Mark 8:31- “He then began to teach them that the Son of Man must suffer many things and be rejected by the elders, chief priests and teachers of the law and that he must be killed and after three days rise again.

Peter immediately takes a disliking to this version of the Promised Messiah, and “rebukes” Jesus. In turn, Jesus uses some pretty strong language of his own- “Get behind me, Satan! You do not have in mind the things of God, but the things of men.”- v33.

Peter (and the rest of the disciples) needed to know that he was going to suffer, but that it didn’t represent defeat, but victory!  They were only seeing a worldly view of their king.

His Second Prediction:

Mark 9:31- Jesus takes the disciples for some private instruction. He tells them “The Son of Man is going to be betrayed into the hands of men. They will kill him, and after three days he will rise.” The disciples still didn’t understand, “but were afraid to ask him about it.” 

I take comfort from this verse.  This was a difficult teaching for the disciples. It wasn’t sinking in. They did not want to hear that Jesus was going to die. The other takeaway: don’t be afraid to ask when you don’t understand something. It’s how we grow in our faith.

His Third Prediction:

Mark 10:33-34 – they were on their way to Jerusalem for Passover when Jesus again takes the disciples aside and instructs them: “The Son of Man will be betrayed to the chief priests and teachers of the law. They will condemn him to death and will hand him over to the Gentiles, who will mock him and spit on him, flog him and kill him. Three days later he will rise.”

Can you see the progression in the details Jesus is giving his disciples? He needed them to know and understand this teaching. According to Luke’s version of this third prediction, the disciples still did not get it. This talk of his death would go against all the things they had been waiting for. Maybe they just couldn’t get past that part. Maybe they just didn’t want to believe it…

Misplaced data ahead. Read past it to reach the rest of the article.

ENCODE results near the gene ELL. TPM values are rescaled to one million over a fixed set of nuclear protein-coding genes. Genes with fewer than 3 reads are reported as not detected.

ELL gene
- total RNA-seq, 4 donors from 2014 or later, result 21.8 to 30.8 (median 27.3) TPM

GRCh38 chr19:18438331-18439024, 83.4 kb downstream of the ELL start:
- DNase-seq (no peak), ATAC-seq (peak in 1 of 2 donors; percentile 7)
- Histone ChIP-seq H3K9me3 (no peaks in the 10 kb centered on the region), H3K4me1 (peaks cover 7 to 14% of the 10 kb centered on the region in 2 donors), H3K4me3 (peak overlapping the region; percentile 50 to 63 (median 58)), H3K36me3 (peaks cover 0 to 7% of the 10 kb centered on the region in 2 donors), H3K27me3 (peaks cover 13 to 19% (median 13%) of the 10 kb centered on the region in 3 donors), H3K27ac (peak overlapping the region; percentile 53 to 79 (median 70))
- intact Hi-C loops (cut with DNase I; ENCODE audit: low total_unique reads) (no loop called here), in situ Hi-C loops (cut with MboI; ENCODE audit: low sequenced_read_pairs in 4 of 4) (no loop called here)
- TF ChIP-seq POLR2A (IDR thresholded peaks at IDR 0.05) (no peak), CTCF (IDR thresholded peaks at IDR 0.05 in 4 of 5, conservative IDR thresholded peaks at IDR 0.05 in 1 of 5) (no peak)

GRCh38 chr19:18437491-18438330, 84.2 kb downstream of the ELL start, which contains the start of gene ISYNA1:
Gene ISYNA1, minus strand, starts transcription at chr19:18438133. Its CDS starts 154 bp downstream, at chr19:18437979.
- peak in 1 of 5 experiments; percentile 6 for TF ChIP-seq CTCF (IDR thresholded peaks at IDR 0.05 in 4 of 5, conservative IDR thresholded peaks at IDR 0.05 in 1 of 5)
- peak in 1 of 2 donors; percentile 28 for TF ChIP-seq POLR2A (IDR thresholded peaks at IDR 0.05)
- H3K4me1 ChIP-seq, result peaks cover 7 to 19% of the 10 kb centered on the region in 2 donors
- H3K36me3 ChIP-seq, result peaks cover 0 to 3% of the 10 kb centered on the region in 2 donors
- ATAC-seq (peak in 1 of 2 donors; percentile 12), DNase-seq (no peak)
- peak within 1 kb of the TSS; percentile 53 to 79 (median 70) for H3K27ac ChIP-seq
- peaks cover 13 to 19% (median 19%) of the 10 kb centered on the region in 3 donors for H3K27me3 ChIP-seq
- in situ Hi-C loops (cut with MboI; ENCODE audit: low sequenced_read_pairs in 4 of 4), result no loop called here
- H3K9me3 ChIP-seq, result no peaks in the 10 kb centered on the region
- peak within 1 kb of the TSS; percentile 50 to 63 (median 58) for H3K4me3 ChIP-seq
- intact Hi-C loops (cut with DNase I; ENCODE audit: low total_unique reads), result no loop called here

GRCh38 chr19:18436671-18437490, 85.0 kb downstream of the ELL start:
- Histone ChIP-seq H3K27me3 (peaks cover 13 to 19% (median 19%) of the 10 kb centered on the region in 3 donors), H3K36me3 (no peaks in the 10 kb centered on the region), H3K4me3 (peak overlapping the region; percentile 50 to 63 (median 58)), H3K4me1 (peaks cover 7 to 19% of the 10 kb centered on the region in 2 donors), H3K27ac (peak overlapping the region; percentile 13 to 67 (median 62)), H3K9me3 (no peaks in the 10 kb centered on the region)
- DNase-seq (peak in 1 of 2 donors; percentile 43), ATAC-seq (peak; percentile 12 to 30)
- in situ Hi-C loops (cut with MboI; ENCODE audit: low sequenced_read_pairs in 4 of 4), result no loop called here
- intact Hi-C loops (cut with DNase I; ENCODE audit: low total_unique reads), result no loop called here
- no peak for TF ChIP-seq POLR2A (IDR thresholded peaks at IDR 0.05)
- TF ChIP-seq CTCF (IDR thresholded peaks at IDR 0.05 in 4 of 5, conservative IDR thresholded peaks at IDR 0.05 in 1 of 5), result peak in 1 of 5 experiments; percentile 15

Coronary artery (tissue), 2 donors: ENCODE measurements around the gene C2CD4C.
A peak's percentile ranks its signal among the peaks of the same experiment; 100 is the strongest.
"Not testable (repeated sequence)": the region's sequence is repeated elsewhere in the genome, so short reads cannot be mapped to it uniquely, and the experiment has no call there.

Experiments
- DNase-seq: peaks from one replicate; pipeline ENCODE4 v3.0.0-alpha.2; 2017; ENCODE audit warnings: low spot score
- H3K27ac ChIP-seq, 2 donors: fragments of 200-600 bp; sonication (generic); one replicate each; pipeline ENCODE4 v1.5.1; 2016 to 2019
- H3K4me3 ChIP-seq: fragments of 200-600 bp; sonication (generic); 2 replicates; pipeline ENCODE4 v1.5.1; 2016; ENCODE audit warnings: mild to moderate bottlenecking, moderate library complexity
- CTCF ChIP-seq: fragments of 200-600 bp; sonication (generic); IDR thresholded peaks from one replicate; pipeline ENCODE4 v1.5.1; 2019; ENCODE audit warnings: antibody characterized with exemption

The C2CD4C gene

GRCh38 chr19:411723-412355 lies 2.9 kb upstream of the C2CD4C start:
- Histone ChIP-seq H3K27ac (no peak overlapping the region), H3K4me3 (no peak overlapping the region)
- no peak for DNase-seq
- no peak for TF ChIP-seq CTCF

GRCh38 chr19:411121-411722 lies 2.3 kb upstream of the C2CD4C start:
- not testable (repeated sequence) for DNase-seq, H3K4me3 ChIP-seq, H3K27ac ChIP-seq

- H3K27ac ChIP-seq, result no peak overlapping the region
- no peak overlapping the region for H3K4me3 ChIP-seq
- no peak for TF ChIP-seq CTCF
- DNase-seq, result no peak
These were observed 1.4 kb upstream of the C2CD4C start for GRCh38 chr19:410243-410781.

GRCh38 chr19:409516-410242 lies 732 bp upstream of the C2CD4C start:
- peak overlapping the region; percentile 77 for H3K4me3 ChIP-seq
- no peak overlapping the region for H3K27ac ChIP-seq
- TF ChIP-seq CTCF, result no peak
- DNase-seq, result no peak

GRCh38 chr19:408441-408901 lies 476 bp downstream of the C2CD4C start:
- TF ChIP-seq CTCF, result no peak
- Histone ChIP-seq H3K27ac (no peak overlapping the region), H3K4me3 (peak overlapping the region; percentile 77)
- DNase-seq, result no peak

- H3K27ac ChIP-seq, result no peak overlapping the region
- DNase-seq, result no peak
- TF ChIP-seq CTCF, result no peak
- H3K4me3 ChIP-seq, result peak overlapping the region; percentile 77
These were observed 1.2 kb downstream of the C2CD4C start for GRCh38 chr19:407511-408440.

Jesus Predicts His Resurrection

Jesus’ predictions must have been common knowledge to all.  The chief priests and Pharisees gathered together after Jesus was buried.  They asked Pilate to secure the tomb. Matthew 27:62-64 “We remember, while he was still alive, how that deceiver said, “After three days I will rise.”

To Christians, it may seem that there was overwhelming evidence of Jesus being the Anointed One, the Promised Messiah, that was expected: Son of David, born in Bethlehem, Virgin birth, will arrive in Jerusalem riding on a donkey, etc. The suffering that Jesus endured is spoken of in the Psalms and the entire chapter of Isaiah 53. There is an abundance of prophecy (some say over 300), and Jesus fulfilled every one of them.

Did the disciples exhibit a weak faith? Ignorance? We don’t know. But before we scoff at the disciples, let’s examine our own lives. Do we sometimes question what God is doing in our lives? How often do we succumb to worry and fear? Do we read the news every morning but not his word? (That’s my struggle) Insert your own personal struggle here.

God wants us to have an understanding. He wants us to look back on the tough things in life and see how he was working. I’m grateful he didn’t give up on instructing the Israelites and the disciples. The world now has his teaching at their fingertips to see, read, hear, and learn. Thank you, Lord, for your Word and your divine and infinite patience to them- and us!



“He said to them, “This is what I told you while I was still with you: Everything must be fulfilled that is written about me in the Law of Moses, the Prophets, and the Psalms.” Then he opened their minds so they could understand the Scriptures.” Luke 24: 44-45